EPA recognizes that significant effort and time may be required to implement the GHS label changes and conduct effective outreach and education activities. EPA foresees this process occurring in multiple stages over several years. The comment period began Aug. 25 and closes October 25. The white paper and a side-by-side comparison of the GHS with EPA's current pesticide labeling policies are available for review and comment on EPA's Web site at: http://cfpub.epa.gov/pesticides/comments.cfm
How would you feel about scientists fooling around with the morning cup o’ coffee? Brazilian scientists have identified 35,000 coffee genes. After you have had your first cup of coffee, you will remember that the combination of genes gives coffee its aroma, flavor, and jolt. Genes also influence an organism’s susceptibility to disease, cold, and other environmental factors.
The Agriculture Minister of Brazil said that Brazil would develop a super-coffee with better taste/aroma and greater disease resistance. Brazil is already the world’s largest coffee producer. The genetic information will be available to Brazilian companies in five or six years. Brazil has not decided when or how to share the information with other countries.
Would you feel better if the super-coffee were developed by traditional plant breeding instead of direct genetic manipulation? Brazil plans to manipulate genes in coffee crops through more natural measures like directed cross-pollination. Brazil is one of the few agricultural producers that prohibits production and sale of crops produced through direct genetic engineering.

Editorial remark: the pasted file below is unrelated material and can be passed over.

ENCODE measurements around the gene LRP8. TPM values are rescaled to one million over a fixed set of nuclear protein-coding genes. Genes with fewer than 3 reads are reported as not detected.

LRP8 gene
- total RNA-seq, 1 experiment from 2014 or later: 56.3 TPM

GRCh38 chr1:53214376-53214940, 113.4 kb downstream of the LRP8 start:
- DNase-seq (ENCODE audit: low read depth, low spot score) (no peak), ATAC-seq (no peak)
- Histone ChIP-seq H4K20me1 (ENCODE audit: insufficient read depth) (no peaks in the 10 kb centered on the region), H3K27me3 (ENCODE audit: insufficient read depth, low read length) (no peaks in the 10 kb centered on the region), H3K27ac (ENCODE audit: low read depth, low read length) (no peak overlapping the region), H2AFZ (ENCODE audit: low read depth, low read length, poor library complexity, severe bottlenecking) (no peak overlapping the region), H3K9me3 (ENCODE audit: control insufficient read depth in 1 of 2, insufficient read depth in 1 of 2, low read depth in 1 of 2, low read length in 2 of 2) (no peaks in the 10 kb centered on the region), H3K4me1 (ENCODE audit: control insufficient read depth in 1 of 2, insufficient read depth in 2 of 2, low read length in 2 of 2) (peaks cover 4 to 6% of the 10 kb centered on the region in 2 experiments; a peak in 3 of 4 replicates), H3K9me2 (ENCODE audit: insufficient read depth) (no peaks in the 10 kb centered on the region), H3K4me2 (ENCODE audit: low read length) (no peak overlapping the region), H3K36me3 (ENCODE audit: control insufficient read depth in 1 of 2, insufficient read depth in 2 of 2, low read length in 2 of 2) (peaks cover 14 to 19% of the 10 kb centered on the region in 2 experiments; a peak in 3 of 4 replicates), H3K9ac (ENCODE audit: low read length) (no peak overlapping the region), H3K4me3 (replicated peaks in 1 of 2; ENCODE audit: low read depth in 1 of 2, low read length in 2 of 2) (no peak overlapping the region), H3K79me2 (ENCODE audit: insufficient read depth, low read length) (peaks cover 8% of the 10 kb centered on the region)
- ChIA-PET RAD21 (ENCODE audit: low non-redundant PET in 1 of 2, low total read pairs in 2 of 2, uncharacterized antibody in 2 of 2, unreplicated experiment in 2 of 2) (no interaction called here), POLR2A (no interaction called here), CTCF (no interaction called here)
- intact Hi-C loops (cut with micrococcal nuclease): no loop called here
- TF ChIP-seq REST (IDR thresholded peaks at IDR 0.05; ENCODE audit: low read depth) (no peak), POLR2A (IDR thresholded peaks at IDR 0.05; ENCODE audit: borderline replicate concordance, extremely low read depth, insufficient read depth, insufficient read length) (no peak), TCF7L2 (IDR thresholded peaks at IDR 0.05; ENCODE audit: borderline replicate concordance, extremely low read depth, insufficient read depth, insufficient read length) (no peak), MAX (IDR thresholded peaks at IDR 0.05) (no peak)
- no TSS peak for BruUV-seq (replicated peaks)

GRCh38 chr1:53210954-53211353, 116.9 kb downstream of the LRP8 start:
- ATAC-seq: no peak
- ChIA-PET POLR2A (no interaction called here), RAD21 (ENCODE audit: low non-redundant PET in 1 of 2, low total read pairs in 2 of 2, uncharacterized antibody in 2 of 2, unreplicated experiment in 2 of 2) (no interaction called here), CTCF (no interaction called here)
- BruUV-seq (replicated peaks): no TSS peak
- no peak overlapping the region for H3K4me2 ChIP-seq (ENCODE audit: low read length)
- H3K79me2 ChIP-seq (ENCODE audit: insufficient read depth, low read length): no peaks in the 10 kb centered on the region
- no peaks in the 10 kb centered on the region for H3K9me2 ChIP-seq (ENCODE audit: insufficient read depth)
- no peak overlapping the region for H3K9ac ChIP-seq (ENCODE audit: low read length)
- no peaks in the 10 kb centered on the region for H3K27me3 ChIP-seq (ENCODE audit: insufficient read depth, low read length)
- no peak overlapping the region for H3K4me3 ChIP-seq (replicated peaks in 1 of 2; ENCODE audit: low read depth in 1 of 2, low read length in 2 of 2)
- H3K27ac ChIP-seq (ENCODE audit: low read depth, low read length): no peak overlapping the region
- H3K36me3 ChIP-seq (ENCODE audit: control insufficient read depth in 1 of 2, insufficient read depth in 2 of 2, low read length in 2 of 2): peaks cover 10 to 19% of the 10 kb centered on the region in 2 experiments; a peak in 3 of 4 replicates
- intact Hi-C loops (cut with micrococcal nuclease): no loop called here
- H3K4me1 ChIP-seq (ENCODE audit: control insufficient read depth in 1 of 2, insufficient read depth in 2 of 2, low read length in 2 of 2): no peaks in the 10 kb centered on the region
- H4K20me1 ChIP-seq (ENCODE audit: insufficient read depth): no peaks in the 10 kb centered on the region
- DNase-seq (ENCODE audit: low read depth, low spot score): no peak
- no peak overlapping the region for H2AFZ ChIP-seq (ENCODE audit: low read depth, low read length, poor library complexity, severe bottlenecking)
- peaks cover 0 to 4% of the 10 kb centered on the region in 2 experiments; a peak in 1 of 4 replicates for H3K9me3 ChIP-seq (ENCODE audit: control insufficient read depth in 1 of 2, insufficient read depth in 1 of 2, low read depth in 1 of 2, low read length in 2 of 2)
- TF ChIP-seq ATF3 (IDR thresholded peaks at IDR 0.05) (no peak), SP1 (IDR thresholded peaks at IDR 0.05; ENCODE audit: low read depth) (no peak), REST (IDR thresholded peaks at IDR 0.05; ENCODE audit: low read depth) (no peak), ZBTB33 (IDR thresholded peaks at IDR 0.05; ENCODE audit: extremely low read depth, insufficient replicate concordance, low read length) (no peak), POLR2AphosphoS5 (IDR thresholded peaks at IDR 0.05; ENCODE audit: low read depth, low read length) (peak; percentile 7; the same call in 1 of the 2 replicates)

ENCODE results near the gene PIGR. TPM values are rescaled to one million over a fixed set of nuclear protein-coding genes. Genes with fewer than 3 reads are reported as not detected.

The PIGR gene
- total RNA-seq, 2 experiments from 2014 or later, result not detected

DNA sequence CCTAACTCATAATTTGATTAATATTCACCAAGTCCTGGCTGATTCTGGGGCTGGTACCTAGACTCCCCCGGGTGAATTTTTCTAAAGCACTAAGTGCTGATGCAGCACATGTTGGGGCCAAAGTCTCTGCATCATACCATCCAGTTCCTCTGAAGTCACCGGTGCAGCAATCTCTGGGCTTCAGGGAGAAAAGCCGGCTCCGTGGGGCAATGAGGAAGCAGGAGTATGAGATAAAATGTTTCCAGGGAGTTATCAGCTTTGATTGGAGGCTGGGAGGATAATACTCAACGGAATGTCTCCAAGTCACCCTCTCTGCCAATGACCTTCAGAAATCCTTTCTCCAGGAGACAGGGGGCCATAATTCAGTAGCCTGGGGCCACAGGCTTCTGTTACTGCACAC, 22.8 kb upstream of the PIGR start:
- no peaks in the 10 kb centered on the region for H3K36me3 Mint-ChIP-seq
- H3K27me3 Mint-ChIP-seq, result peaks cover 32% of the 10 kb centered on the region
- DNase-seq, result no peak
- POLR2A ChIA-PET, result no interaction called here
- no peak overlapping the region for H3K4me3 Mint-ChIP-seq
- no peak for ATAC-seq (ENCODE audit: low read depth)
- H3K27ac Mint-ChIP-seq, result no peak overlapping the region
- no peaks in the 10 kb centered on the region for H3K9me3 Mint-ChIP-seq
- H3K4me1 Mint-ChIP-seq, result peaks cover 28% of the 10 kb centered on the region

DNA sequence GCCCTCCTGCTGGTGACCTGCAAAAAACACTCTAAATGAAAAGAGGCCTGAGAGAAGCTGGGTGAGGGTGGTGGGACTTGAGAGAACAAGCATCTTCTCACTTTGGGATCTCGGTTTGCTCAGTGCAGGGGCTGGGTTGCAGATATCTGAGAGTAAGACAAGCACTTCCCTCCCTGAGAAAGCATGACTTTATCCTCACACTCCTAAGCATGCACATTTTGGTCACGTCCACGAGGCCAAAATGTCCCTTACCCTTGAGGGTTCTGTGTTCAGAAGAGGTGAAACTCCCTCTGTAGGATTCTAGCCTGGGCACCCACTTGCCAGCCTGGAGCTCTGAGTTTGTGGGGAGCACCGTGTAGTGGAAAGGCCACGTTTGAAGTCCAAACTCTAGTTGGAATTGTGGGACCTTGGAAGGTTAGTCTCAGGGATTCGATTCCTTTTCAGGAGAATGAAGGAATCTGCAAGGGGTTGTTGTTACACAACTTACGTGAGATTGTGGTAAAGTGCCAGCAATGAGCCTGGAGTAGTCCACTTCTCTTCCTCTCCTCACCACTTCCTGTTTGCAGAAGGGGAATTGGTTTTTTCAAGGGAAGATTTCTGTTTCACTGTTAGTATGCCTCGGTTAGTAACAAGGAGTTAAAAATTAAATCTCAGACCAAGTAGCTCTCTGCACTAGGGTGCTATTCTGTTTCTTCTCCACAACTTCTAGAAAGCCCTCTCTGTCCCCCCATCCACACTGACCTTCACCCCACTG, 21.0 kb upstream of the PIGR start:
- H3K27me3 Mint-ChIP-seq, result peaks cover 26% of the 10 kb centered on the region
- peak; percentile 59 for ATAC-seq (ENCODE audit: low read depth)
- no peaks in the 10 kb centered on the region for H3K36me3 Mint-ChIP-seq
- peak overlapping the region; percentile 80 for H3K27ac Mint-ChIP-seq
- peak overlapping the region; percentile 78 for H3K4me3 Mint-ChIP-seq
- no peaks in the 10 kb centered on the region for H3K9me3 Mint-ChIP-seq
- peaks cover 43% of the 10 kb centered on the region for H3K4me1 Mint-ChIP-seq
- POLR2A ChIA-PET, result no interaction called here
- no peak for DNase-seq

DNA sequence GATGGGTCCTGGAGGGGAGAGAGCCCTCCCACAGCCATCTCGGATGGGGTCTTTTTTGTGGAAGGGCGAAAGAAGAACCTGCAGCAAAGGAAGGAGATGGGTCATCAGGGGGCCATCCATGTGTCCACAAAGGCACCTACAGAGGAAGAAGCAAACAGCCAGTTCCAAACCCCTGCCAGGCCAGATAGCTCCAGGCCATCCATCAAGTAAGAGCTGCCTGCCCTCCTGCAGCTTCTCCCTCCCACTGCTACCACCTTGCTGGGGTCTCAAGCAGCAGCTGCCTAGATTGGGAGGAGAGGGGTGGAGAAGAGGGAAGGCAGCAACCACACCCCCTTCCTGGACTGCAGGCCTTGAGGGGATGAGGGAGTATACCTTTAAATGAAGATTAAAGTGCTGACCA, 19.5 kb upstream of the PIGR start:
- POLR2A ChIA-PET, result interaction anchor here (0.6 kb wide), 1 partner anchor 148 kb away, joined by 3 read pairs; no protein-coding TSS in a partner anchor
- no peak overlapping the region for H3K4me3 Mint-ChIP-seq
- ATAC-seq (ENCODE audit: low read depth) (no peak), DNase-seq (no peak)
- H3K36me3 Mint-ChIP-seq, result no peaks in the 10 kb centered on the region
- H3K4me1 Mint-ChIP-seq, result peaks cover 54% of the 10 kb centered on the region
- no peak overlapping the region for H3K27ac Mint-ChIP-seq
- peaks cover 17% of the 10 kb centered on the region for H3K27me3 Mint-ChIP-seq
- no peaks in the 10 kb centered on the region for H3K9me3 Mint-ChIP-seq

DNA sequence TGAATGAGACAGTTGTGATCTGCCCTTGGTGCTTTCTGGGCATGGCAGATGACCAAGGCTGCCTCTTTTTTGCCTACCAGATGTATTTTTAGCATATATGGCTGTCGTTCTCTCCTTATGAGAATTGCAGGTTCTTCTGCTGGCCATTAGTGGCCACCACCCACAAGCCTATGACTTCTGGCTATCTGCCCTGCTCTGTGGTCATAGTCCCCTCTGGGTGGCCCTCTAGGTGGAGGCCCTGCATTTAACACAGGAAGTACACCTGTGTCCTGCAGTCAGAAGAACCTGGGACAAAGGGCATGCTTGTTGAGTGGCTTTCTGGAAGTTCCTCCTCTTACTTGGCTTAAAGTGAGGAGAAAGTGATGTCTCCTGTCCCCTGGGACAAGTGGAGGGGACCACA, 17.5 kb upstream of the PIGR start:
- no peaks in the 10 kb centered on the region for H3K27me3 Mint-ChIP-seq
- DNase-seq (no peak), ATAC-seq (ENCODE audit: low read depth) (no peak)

Read the details during your coffee break at http://www.ncausa.org/public/pages/headlinedetails.cfm?id=266&returnto=1
Last month, we asked you to send stories of unusual ways to control insects; here are the top two stories.
David Cleveland wrote, “I've heard that the old timers had a very effective method of keeping the gnats out of their face down here in South Georgia . They would wear the type of overalls that had the rear opening and would leave the flap down while they worked. I've heard that it was quite effective. Maybe the young boys that wear their pants down past their drawers today are having gnat problems too.”
A friend of mine said you could draw gnats away from your face by leaving your fly undone.
If you want to try these gnat ideas, either experiment privately or make sure people understand that you are conducting scientific research.
With tongue firmly in cheek, Walter Reeves sent us this fire ant control. DON’T DO THIS! It is dangerous, and it is not likely to be effective.
Here is an interesting website with information about the effects that insects have had on world history. If a war is not bad enough, imagine trying to serve while battling mosquitoes, biting flies, and insect-borne diseases. http://scarab.msu.montana.edu/historybug/
The IR-4 Biopesticide Research Program announces a request for grant proposals for funding of efficacy research in 2005. With newer targeted conventional chemicals, there is interest in resistance management to maintain the utility of those products. Therefore, IR-4 is especially interested in proposals containing biopesticides as resistance management tools, rotated with conventional products. While resistance management is an important interest, the proposal must still have a majority focus on biopesticides. Selection of treatments and experimental design should be considered to elucidate the contribution of each component to the pest control system. New for 2005, project proposals will be accepted in three different stage categories. The three project stages are Early, Advanced, and Demonstration. The amount of funding available will be around $400,000. Most successful grants have generally ranged from $5,000 to $10,000 with the largest grants generally around $20,000. In 2004, the success rate for the different grant stages ranged from 20 to 62 percent.